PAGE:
needs access to printf, he should have included stdio.h himself.
    stdio.h (and all standard include files) has protections against
    any problems due to multiple inclusion.

    However, I suspect that a decent cross-reference utility will do
    the job for him.

    --
    [mail]: Chuck F (cbfalconer at maineline dot net)
    [page]: <http://cbfalconer.home.att.net>
    Try the download section.



    --
    Posted via a free Usenet account from http://www.teranews.com
     
    CBFalconer, Feb 25, 2008
    #16
  17. In article <db7ea$47c30981$541dfcd3$1.nb.home.nl>,
    Harald van Dijk <> wrote:

    >They're reserved "for use as identifiers with external linkage" when their
    >standard headers are not included, and they are reserved "for use as a
    >macro name and as an identifier with file scope in the same name space" if
    >they are.


    Incidentally, I find this wording very unclear. "Reserved for use as X"
    naturally means "can only be used as X", but is presumably intended to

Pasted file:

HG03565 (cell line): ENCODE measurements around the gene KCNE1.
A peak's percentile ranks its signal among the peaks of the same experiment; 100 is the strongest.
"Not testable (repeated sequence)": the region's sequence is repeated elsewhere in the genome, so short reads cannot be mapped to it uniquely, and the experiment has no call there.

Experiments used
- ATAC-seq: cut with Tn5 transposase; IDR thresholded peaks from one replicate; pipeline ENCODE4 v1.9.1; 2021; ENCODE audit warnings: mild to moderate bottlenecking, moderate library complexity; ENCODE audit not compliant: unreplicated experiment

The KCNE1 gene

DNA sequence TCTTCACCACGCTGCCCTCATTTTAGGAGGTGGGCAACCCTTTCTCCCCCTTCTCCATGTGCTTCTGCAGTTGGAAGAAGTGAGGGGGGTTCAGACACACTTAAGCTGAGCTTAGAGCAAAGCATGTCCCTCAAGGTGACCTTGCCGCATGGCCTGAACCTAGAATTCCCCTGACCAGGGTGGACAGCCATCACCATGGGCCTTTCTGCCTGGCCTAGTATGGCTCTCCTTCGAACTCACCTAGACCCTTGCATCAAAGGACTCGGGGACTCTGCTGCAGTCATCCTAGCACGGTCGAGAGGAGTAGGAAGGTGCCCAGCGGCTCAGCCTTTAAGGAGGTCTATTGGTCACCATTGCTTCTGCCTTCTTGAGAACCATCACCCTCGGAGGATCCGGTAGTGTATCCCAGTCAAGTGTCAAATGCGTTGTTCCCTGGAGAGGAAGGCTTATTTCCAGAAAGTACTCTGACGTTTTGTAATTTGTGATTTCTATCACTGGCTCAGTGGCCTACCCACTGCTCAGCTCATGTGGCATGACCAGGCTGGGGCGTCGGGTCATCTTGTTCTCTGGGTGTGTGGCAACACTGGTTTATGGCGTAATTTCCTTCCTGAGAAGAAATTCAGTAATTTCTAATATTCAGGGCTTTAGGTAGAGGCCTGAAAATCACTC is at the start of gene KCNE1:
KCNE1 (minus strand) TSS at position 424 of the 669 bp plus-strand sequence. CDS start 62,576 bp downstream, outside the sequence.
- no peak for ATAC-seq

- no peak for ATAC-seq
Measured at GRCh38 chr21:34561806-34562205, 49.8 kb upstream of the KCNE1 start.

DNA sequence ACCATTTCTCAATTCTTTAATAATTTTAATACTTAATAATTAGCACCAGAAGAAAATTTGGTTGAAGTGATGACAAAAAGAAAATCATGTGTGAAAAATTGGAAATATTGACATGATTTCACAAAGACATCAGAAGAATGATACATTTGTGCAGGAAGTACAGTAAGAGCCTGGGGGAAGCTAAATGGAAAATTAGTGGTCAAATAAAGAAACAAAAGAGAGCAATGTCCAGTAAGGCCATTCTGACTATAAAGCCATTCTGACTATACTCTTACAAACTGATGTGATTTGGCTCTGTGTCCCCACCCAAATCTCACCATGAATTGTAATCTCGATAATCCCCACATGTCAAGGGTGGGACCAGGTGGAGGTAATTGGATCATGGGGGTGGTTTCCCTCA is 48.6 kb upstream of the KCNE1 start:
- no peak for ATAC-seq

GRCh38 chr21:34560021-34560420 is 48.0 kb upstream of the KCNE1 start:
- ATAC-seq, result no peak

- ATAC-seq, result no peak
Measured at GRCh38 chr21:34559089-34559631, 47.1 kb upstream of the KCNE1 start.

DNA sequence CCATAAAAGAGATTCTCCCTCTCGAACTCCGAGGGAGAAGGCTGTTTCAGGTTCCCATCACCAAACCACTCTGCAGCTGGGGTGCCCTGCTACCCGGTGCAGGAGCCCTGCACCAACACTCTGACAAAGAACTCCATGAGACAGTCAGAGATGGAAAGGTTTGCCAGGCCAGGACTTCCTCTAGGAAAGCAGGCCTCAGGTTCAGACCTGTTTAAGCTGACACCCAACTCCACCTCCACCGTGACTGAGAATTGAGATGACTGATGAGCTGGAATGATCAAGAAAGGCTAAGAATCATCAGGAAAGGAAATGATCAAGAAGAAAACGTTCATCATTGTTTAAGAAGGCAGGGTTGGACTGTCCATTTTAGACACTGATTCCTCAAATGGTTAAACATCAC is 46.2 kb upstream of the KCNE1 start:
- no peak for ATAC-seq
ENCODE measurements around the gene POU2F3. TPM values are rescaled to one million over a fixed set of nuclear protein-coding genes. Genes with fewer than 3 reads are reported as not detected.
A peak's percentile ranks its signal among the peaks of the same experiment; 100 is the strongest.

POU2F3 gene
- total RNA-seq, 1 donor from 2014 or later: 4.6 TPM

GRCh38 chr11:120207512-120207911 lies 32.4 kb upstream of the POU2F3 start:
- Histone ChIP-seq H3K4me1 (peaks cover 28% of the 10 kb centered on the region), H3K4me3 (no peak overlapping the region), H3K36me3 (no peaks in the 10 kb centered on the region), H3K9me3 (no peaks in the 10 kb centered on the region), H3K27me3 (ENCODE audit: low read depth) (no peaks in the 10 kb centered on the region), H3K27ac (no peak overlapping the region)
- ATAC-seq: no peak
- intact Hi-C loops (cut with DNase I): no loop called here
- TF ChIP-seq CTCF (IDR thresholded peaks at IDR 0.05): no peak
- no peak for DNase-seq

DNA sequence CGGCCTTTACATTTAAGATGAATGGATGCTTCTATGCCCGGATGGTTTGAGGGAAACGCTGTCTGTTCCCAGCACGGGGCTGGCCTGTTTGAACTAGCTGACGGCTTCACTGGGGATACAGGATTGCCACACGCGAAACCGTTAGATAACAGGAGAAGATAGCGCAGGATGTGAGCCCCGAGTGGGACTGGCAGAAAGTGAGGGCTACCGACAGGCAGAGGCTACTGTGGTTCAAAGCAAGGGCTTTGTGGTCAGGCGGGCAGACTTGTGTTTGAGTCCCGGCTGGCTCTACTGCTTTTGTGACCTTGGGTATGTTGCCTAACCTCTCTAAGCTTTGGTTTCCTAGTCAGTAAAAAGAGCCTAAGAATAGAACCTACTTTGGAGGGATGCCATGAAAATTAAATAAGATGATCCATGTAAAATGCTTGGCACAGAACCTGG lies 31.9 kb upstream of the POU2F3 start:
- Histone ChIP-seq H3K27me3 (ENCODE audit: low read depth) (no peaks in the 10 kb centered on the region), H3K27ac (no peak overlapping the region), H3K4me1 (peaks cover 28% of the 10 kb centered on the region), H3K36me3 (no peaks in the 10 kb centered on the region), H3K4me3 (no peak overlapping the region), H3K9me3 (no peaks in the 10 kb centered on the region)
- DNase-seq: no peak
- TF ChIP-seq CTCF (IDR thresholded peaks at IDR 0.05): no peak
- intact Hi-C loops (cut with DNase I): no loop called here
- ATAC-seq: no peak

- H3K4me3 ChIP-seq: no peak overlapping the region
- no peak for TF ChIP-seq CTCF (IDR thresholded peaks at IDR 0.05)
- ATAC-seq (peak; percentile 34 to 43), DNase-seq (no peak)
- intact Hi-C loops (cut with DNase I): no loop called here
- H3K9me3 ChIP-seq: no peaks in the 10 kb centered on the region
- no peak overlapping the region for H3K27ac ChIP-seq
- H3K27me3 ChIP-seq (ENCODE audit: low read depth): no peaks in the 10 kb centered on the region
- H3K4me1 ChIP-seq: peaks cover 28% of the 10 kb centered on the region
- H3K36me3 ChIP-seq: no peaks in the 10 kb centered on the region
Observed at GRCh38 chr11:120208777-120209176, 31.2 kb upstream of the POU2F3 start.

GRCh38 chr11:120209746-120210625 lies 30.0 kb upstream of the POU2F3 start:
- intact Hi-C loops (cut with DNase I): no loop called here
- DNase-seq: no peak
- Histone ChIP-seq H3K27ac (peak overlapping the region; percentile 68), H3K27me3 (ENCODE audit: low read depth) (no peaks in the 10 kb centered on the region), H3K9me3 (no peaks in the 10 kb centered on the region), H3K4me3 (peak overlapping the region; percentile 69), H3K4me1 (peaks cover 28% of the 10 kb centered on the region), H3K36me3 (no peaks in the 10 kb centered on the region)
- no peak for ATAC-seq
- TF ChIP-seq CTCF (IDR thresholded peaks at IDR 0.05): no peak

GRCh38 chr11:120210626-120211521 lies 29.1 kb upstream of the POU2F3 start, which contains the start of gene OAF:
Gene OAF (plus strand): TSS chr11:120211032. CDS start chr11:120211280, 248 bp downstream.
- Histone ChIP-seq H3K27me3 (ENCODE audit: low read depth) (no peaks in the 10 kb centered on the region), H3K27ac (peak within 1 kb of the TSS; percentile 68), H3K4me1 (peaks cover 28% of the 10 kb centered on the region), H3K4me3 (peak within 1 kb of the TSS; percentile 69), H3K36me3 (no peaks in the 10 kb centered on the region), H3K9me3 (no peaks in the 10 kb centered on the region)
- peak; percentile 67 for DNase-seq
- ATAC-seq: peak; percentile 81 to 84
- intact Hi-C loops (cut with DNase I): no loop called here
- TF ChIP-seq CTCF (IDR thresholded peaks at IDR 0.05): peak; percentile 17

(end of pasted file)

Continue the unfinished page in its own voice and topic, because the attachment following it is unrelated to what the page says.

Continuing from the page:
mean "reserved in such a way that the user mustn't re-use them as X".

    -- Richard
    --
    :wq
     
    Richard Tobin, Feb 25, 2008
    #17
  18. On Mon, 25 Feb 2008 22:15:47 +0000, Richard Tobin wrote:
    > In article <db7ea$47c30981$541dfcd3$1.nb.home.nl>,
    > Harald van Dijk <> wrote:
    >
    >>They're reserved "for use as identifiers with external linkage" when
    >>their standard headers are not included, and they are reserved "for use
    >>as a macro name and as an identifier with file scope in the same name
    >>space" if they are.

    >
    > Incidentally, I find this wording very unclear. "Reserved for use as X"
    > naturally means "can only be used as X", but is presumably intended to
    > mean "reserved in such a way that the user mustn't re-use them as X".


    It can be read from the implementation's viewpoint: the implementation can
    only use puts in the ways directly specified in the standard (and mustn't
    interfere with any other ways it might be used in user code).
     
    Harald van Dijk, Feb 25, 2008
    #18
  19. Tomás Ó hÉilidhe

    Chris Torek Guest

    [Snippage - but the setup amounts to:

    % cat nonstandard.c
    /* forgotten: #include <stdio.h> */